By Will Dunham
WASHINGTON (Reuters) - You've heard of the Model T Ford, the famed early 20th-century automobile that was the forerunner of the modern car. But how about the Model T shark?
Scientists on Wednesday announced the discovery of the impeccably preserved fossilized remains of a shark that lived 325 million years ago in what is now Arkansas, complete with a series of cartilage arches that supported its gills and jaws.
Because shark skeletons are made of soft cartilage, not hard bone, finding anything more than scrappy fossilized remains of teeth and vertebrae is rare. Finding a fossil shark in an almost three-dimensional state of preservation, boasting important skeletal structures, is exceptional.
This primitive shark, named Ozarcus mapesae, may lead scientists to rethink shark evolution, erasing the notion that these beasts of the deep have remained little changed since they first appeared at least 420 million years ago.
"These things have been very successful, among the top predators in the Earth's oceans, for over 400 million years," said paleontologist John Maisey of the American Museum of Natural History in New York, one of the researchers.
"The best analogy I can come up with is this: It's like comparing a Model T Ford with a modern automobile. They are both recognizably the same kind of thing. But they are completely different under the hood. We found the Model T of sharks," added Maisey, whose research was published in the journal Nature.
Those cartilage arches, for example, are quite different from those in modern sharks, the scientists said. This suggests that while their general outward appearance has stayed roughly the same, important changes have occurred over time that have helped make sharks the perfect eating machines of the sea.
Maisey said Ozarcus mapesae was small by shark standards - about 2 to 3 feet long (60 to 90 cm), with relatively big eyes. It swam in the murky waters of a shallow inland sea teeming with life including other fish and squid-like creatures in shells.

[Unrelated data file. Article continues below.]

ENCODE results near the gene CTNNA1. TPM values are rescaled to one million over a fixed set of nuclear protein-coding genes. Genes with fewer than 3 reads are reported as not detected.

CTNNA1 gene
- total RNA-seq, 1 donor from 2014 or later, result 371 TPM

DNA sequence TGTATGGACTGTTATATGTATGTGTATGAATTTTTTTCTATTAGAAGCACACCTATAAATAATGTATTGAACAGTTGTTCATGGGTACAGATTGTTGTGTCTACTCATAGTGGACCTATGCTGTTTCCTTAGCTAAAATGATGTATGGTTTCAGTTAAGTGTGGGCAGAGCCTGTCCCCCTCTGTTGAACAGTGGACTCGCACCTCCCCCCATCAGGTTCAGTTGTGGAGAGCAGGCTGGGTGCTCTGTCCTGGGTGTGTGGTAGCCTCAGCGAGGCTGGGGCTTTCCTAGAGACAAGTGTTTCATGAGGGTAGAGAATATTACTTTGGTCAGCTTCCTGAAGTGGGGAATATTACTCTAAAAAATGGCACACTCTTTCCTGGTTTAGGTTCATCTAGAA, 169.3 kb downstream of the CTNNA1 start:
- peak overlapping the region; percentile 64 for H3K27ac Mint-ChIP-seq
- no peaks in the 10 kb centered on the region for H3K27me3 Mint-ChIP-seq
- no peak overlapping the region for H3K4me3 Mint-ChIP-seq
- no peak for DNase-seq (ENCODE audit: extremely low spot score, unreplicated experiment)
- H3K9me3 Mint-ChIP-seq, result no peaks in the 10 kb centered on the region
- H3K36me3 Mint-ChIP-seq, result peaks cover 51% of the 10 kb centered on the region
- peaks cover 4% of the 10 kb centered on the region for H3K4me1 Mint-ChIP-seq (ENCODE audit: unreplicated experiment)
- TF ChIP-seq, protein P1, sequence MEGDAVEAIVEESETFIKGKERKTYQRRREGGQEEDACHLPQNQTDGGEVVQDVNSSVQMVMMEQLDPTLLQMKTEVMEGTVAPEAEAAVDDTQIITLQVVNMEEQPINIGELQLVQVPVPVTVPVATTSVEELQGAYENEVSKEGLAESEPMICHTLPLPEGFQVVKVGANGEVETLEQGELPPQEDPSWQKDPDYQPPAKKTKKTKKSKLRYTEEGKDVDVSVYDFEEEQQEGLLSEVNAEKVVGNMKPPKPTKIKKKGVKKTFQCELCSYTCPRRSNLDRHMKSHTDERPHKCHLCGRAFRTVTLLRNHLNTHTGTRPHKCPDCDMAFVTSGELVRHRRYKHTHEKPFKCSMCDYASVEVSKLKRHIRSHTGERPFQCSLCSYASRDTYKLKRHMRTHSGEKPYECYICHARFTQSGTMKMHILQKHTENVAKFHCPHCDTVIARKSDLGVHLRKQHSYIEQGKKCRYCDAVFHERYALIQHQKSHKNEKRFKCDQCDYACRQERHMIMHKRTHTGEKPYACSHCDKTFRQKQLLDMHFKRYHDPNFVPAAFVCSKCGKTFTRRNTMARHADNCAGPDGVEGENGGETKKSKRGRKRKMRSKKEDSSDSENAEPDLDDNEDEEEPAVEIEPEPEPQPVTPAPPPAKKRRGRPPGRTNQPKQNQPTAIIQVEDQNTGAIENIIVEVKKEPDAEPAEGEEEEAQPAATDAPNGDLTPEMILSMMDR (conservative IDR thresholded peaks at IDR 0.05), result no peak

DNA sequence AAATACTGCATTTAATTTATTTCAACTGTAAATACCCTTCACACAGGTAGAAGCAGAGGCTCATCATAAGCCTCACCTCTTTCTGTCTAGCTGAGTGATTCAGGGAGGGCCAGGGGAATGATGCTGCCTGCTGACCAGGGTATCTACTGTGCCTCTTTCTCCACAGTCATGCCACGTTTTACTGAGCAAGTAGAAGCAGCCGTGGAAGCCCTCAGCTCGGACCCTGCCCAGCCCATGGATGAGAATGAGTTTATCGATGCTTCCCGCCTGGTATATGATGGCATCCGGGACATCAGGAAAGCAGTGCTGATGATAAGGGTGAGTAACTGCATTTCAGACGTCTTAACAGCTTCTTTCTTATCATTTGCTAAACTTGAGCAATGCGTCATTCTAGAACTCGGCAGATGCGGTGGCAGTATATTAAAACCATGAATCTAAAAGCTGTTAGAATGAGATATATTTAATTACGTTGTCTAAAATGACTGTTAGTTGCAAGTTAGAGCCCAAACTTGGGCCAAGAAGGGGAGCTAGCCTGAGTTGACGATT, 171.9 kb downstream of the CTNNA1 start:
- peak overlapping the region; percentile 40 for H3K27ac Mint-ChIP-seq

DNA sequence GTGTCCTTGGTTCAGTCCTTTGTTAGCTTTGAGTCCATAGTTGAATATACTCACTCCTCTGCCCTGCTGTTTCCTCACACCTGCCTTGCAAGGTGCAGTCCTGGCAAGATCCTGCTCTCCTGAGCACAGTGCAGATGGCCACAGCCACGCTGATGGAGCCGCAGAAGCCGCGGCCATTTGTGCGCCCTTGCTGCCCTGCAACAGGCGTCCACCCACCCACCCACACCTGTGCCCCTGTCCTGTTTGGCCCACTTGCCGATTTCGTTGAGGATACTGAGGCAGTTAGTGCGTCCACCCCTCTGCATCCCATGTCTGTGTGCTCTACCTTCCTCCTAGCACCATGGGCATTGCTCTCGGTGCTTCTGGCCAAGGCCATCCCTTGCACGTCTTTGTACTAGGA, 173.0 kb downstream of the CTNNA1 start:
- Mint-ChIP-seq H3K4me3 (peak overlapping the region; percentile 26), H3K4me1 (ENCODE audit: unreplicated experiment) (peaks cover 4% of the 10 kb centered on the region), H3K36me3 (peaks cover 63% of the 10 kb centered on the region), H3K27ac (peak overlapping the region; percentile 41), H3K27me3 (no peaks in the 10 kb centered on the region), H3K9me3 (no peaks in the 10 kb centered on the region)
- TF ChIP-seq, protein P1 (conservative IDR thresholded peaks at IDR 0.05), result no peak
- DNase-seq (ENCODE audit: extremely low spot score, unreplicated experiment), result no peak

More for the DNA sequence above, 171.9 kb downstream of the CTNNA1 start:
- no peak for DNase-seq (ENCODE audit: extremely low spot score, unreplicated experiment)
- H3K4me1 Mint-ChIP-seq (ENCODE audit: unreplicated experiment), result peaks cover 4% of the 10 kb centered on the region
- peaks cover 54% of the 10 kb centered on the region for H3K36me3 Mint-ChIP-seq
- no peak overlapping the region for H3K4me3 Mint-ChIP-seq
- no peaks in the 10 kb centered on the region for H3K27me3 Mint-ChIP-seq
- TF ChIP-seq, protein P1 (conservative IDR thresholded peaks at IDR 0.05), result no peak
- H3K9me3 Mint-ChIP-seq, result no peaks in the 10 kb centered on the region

It is not the oldest shark fossil, but it is the oldest to reveal all of the anatomy of the skeleton supporting the gill arches, a vitally important element of a fish.
Employing sophisticated equipment at the European Synchrotron in France, the scientists used high-resolution X-rays to obtain a detailed view of the shape and organization of the arches and associated structures.
They found that the arrangement was unlike that of modern sharks but was very much like that of bony fishes like today's tuna or swordfish. Maisey said that scientists had viewed today's sharks as very primitive creatures while seeing bony fish as more advanced.
"Modern sharks cannot be considered anymore as living fossils that did not evolve since their origin. They are actually very derived compared to early cartilaginous fishes," said American Museum of Natural History paleontologist Alan Pradel, another of the researchers.
Sharks have undergone many other changes since the time of Ozarcus mapesae, the researchers said.
Their jaws are no longer firmly bound to the cranium, giving them greater biting freedom. Specializations in their inner ear enable them to hear very low frequency sounds, improving their hunting ability. They are better at replacing teeth. And there have been changes in their scales, among other things.
"There's lots of ways in which modern sharks are quite highly evolved and different from the Model T," Maisey said.
The shark's genus name, Ozarcus, comes from the Ozark Mountain region where it was found. Its species name, mapesae, honors Ohio University scientist Gene Mapes, who found it.
(Reporting by Will Dunham; Editing by Jonathan Oatis)